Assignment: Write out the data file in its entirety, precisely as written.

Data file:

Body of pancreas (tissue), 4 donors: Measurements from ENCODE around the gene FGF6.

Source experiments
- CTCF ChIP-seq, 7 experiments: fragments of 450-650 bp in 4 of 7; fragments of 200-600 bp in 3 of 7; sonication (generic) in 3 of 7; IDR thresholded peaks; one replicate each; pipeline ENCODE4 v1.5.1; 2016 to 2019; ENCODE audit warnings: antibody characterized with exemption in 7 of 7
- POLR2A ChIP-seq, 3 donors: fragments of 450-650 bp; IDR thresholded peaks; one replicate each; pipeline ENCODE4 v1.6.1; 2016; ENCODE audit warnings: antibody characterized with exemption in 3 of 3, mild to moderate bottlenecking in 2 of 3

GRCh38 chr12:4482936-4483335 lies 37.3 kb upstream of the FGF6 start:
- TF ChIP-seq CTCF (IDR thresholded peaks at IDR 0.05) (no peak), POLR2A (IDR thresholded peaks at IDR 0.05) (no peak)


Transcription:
Body of pancreas (tissue), 4 donors: Measurements from ENCODE around the gene FGF6.

Source experiments
- CTCF ChIP-seq, 7 experiments: fragments of 450-650 bp in 4 of 7; fragments of 200-600 bp in 3 of 7; sonication (generic) in 3 of 7; IDR thresholded peaks; one replicate each; pipeline ENCODE4 v1.5.1; 2016 to 2019; ENCODE audit warnings: antibody characterized with exemption in 7 of 7
- POLR2A ChIP-seq, 3 donors: fragments of 450-650 bp; IDR thresholded peaks; one replicate each; pipeline ENCODE4 v1.6.1; 2016; ENCODE audit warnings: antibody characterized with exemption in 3 of 3, mild to moderate bottlenecking in 2 of 3

GRCh38 chr12:4482936-4483335 lies 37.3 kb upstream of the FGF6 start:
- TF ChIP-seq CTCF (IDR thresholded peaks at IDR 0.05) (no peak), POLR2A (IDR thresholded peaks at IDR 0.05) (no peak)